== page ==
Industrial Application of Enzyme in Agro-industries
Uses of Enzymes in Solution:
Enzymes have a wide variety of applications in industry, medicine research etc. Some of the important applications are briefly discussed under the following headings:
(i) Uses of enzymes in solution,
(ii) Use of bi-phasic systems,
(iii) Uses of immobilized enzymes, and
The various uses of enzymes in solution are briefly described below.
Detergents represent the largest industrial application of enzymes amounting to 25-30 % of the total sales of enzymes. The enzymes used in detergents must be cost effective, safe to use and be able to perform the task in the presence of anionic and non-ionic detergents, soaps, oxidants etc. at pH between 8 and 10.5. Enzymes constitute only 0.4 – 0.8 % crude enzyme by weight (about. 1 % by cost) of detergents. The chief enzymes used are proteases, α-amylase and, sometimes, cellulase.
1. Proteases: Proteases are used to digest away proteins present in blood stains, milk, grass etc. and also in association with dirt; therefore, they help in removal of dirt as well. Only serine proteases are suitable for use in detergents. These enzymes are produced by Bacillus licheniformis and Bacillus amyloliquefaciens. Proteases are packed inside dust-free granules coated with wax materials made from Paraffin oil or PEG plus hydrophilic binders; the granules disperse in wash releasing the enzyme. This strategy protects uses from hypersensitivity to the enzymes.
2. α Amylase: Amylase is used to digest away starch present in association with dirt and stains; they are produced by B. licheniformis.
3. Celluloses: Celluloses, produced by fungi, are used for washing cotton fabrics. The enzyme digests away the small fibers raised from the fabric without damaging the major fibers of the fabric.This restores the fabric to ‘as new’ condition, and also removes soil particles by digesting the associated cellulose.
4. Lipases: Lipases suitable for detergent use have been identified and are used for digestion lipids present in stains and/or dirt.
II) Leather Industry:
Alkaline proteases (0.1-1 % w/w) are used to remove hair from hides; this is safer and more pleasant than the traditional method using sodium sulphide. De-haired hides are processed or bated often using pancreatic enzymes to increase their suppleness and softness in appearance. Bating is necessary for the production of soft leather clothing.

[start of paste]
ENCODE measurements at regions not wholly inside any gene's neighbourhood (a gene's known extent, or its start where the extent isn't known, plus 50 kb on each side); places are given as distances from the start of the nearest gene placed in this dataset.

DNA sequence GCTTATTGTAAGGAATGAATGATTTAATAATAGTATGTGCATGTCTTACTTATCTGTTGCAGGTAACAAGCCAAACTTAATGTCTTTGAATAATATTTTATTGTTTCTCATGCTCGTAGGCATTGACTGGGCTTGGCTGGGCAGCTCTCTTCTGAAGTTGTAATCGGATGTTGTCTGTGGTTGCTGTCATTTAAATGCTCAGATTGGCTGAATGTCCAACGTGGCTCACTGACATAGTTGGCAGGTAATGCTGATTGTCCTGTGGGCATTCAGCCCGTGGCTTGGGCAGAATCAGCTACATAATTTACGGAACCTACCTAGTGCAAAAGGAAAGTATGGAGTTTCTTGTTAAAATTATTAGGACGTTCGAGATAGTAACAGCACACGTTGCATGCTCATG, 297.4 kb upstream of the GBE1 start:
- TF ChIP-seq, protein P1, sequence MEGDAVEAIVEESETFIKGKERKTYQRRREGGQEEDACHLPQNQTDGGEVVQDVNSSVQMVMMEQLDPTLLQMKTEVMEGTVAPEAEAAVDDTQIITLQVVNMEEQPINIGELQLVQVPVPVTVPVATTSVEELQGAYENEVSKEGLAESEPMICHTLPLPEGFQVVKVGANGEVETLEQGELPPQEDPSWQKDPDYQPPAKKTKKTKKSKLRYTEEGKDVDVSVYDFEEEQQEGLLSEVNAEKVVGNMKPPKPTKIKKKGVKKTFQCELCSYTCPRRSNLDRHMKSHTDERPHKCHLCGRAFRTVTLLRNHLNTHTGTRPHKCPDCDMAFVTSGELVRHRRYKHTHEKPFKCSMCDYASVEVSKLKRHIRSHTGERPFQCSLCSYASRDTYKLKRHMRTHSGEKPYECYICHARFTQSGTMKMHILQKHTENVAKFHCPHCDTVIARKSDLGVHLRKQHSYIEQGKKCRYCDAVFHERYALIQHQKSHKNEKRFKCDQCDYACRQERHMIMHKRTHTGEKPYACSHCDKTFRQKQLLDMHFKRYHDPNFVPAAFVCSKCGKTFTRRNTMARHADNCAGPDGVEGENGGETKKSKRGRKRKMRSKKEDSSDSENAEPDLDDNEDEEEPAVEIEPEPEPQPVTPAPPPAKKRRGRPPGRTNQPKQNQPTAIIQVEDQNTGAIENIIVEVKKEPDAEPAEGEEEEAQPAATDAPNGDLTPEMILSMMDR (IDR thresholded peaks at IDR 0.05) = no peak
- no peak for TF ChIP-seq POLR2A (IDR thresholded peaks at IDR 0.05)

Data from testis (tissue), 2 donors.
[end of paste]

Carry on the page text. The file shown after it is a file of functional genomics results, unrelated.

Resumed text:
III. Wool Industries:
Wool fibers are covered with overlapping scales pointing towards the tip this favors problem is successfully overcome by a partial digestion of the scales by papain (protease); this process also gives the wool a silky appearance and adds to its value. However, the process is no more in use due to economic reasons (mainly high cost of papain), but is likely to be initiated again with the availability of cheaper enzymes.
IV. Food, Dairy, Juice and Beverages Industries:
Several processes in the production of food, beverages etc. utilize enzymes e.g. production of glucose syrup, maltose syrup and sucrose industry for preparation of invert syrup.
V. Use in Medicine:
Enzyme applications in medicine are as extensive as in industry. Pancreatic enzymes have been used in digestive disorders since nineteenth century. Most enzymes are used extra cellularly for
(i) Topical applications, e.g. collagenase,
(ii) Removal of toxic substances, e.g. rhodonase,
(iii) Disorders within blood circulation system, e.g., streptokinase, urokinase etc.
The enzyme preparations must be of high purity and free from unwanted contamination; therefore, they are generally from animal sources and very costly. For example, urokinase is isolated from human urine and costs nearly $ 200/mg; the annual market for this enzyme is nearly $150 million. Enzymes have a major potential application in treatment of cancer, e.g. asparagenase in the treatment of lymphocytic leukemia. Tumor cells are unable to synthesize L-asparagine due to an enzyme deficiency, and obtain this amino acid from body fluids. Asparaginase drastically reduces the levels of free L-asparagine in the food stream, creating starvation in tumor cells for this amino acid; normal cell are not affected since they can synthesize L- asparagene. Asparaginase is injected intravenously, slows half-life of about 1 day (in dog), and may lead to complete recovery in 60% of the cases.
VI. Aspartame Synthesis:
Aspartame is a dipeptide containing one residue each of L-aspartic acid and methyl ester of L-phenylalanine. It is 180 times sweeter than sucrose, and is used as low level amino group is protected by a reaction with, usually, benzyl chloroformate and methyl ester of L-phenyalanine by the protease thermolysin. D-phenylalanine methyl ester is also added in a quantity equal to that of the L-isomer; the D-isomer forms an addition complex with aspartame which forms a precipitate. This removes aspartame from the reaction mixture and gives high yields at concentrations above 1 M. Later, aspartate is recovered from the precipitate by suitably changing the pH, and finally the benzyl chloroformate (attached to the amino group of L-aspartic acid) is removed by a simple hydrogenation process.
* L Aspartic acid + L- phenylalanine methyl ester
↓ D-Phenylalanine methyl ester
(Aspartame addition complex)
↓ pH alteration
* Aspartame + D-phenylalanine methyl ester
Aspartame + Benzyl chloroformate
Figure: Synthesis of aspartame by thermolysin. * The amino group of L-aspartic acid is protected by a reaction with benzyl chloroformate